Rock solid: The 5 best exercises for bouldering and climbing – ISPO

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Bouldering challenges the body more holistically than almost any other sport. In addition to the right technique, strength and fitness are also required. So that your muscles don’t give out prematurely on your next round of bouldering, here’s an overview of five bouldering exercises.
Even if creativity and a sophisticated technique are in the foreground in bouldering: Without a good basic fitness and a good portion of strength nothing works. Whether upper body, trunk or legs – on the wall all muscles of the body are extremely challenged.
While our leg muscles are constantly in use due to the daily standing, walking or running, so they usually don’t get tired so quickly, it’s a different story for the upper body. Especially the back, shoulders, arms and fingers are not used to this kind of strain as in bouldering.
In order to have an extra portion of power and fitness for the next climbing session, here’s an overview of five top fitness exercises for boulderers.
Hardly any other exercise is as effective for bouldering and climbing as the classic pull-up. Pull-ups train our upper body strength – especially back and biceps, but also shoulders and neck are challenged. Especially important: our hand and finger strength, which plays a very important role especially in bouldering, is also strengthened with pull-ups. In addition to increasing strength, pull-ups are also ideal for building body tension and developing a feeling for “hanging”.
In order to train as realistically as possible, it is recommended to introduce a lot of variety into one’s fitness workout and, for example, to vary the grip when doing pull-ups. For example, you can train with a pronated grip, i.e. palms facing outward, a supinated grip, i.e. palms facing inward, and a neutral parallel grip.
It is also advisable to change the grip width from time to time. Five sets of eight to ten repetitions each are already decent – newcomers can also try the latissimus pull first.
“Strength comes from the legs” is an old climbing adage. The best way to build up basic strength in the legs, buttocks and trunk is the squat. Again, a lot of body tension is required to keep the body upright and stabilized.
In bouldering, this benefits everyone, because the better the body tension is trained, the easier it is to maintain balance and position the body plumb line as close to the wall as possible. The following applies to the execution: form a slight hollow back, tense the entire torso and press out of the heels if possible.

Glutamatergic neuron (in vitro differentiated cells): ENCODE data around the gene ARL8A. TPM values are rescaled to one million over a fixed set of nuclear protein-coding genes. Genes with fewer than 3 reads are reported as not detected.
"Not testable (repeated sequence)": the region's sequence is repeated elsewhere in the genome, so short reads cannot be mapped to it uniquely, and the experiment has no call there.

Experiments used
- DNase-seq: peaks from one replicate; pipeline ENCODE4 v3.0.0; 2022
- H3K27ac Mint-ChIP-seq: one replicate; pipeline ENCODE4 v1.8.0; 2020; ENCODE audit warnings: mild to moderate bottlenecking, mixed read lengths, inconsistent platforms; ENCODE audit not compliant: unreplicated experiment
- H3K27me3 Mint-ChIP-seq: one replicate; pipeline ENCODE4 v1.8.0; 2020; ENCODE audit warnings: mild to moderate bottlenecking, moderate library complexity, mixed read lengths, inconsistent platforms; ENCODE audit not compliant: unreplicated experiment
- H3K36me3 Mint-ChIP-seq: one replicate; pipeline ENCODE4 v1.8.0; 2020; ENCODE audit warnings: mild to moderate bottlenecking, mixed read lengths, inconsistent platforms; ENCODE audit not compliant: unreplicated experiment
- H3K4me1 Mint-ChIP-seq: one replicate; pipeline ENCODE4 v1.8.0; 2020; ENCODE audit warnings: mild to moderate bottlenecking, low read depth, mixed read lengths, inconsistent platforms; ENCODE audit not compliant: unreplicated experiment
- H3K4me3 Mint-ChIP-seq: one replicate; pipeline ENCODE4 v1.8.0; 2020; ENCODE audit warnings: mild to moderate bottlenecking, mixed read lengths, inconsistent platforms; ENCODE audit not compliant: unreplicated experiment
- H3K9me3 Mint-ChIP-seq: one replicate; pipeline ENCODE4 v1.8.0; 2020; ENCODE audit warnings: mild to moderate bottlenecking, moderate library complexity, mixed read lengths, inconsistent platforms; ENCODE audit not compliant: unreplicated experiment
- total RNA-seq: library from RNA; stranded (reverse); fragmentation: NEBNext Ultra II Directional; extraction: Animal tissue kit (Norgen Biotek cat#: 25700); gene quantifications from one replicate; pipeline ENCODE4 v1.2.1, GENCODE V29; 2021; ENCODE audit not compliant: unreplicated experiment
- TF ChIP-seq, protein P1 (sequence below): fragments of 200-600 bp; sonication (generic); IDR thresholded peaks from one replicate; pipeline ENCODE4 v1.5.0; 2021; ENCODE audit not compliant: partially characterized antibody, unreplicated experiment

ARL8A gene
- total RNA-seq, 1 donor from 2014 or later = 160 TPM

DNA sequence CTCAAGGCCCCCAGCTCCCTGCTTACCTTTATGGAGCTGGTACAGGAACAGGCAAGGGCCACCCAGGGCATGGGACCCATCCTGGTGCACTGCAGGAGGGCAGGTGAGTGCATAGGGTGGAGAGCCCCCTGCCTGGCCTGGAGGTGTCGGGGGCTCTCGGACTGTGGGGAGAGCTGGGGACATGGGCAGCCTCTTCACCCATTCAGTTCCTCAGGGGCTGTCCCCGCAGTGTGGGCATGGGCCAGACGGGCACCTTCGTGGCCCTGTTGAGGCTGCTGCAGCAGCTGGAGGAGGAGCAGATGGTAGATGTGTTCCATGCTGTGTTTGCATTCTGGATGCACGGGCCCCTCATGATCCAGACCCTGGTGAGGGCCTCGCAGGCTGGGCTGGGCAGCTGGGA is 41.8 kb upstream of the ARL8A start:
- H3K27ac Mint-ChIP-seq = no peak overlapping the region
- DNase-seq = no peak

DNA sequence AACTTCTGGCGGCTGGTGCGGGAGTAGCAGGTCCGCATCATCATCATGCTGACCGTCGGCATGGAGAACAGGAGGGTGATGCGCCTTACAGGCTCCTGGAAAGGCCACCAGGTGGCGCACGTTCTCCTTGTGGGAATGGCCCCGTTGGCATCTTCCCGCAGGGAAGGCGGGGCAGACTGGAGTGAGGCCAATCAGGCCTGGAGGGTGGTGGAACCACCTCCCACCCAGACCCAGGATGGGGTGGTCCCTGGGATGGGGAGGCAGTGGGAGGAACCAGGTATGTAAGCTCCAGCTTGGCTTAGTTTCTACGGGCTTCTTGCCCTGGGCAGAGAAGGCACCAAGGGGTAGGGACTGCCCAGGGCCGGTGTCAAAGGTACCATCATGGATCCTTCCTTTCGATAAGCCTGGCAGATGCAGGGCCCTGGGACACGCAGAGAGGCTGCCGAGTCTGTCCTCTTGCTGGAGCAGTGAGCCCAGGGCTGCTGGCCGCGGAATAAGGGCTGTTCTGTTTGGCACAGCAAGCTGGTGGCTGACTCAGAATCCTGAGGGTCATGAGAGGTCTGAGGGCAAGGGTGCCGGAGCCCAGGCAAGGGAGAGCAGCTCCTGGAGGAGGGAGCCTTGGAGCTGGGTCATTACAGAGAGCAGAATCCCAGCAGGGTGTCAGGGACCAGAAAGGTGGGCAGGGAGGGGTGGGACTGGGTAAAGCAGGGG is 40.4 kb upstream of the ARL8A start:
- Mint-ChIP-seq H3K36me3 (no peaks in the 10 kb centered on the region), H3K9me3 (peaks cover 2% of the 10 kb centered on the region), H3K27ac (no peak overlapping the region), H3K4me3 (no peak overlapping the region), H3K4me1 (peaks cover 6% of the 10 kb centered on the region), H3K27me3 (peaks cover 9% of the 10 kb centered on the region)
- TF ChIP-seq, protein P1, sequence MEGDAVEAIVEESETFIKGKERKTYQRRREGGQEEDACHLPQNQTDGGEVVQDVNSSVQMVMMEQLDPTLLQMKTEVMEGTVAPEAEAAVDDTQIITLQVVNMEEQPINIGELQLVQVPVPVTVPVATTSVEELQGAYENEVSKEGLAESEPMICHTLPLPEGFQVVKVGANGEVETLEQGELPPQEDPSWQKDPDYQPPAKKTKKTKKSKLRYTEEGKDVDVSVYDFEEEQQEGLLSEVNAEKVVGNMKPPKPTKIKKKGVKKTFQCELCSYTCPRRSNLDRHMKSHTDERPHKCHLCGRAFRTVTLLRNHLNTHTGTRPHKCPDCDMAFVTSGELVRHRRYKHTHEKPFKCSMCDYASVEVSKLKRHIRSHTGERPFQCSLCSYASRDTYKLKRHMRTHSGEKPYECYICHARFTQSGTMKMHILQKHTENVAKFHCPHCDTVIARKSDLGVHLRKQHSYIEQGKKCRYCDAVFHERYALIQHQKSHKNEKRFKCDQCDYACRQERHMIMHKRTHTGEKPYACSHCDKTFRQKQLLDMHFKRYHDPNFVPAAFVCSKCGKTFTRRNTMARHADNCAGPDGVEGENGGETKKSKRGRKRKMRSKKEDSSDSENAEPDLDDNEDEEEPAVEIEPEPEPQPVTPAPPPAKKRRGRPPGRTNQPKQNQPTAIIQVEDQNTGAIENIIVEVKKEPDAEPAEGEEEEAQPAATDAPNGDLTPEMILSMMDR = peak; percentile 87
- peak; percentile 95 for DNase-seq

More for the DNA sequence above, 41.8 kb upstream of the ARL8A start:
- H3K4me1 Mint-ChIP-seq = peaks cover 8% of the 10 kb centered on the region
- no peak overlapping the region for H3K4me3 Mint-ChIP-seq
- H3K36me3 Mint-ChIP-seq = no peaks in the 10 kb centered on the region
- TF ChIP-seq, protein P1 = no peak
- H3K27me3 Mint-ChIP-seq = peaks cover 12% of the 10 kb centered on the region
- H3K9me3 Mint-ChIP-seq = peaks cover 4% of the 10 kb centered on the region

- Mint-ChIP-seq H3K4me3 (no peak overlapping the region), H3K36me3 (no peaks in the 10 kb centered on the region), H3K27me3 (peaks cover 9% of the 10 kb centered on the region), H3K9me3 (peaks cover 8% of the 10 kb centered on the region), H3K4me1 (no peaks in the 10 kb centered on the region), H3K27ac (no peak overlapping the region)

As an alternative to squats, you can also do lunges, known as lunges. For additional coordination and balance training, you can perform the exercises on unstable surfaces such as balance boards. Five sets of six to eight repetitions each are sufficient here.
Tiny holds, narrow edges or brittle cracks in the natural rock – it’s always your fingers that make direct contact between you and the wall. It’s not uncommon to have to make the odd daring leap from one handhold to the next, or to dangle in the air for a while on just one hand. Strong and durable fingers are therefore a must.
The best training for hand and finger strength: bouldering. If you want to do something for your fingers outside the climbing wall, you should try using special hand clamps or simply a tennis ball. Hand and finger strength can also be trained with a theraband.
A particularly strenuous but for bouldering highly efficient exercise is “hanging”. Simply cling to a bar or ledge and try to hold the long extended body as long as possible. In addition to pure strength, which we already train in the pull-up, the focus here is particularly on strength endurance.
A good guideline for beginners is around 30 seconds. If you can hold out for five repetitions, you’re doing well. For variety and to increase the difficulty in advanced training, you can also hang on only one arm or use only two or three fingers.
In addition to fitness, strength and strength endurance, body tension and balance are important in bouldering. An excellent exercise here is the forearm support. Simply shift the weight to the forearms and toes, making sure that the center of the body does not sink and remains under tension. To increase the difficulty and add some dynamics, you can alternate between push-up position and forearm support while holding.
Again, do five 30-second rounds – increasing the time by a few seconds with each workout. If you can do five repetitions of one minute, you can also lift one leg at a time and extend it upward. Be careful not to fall into a hollow back during the changeover.
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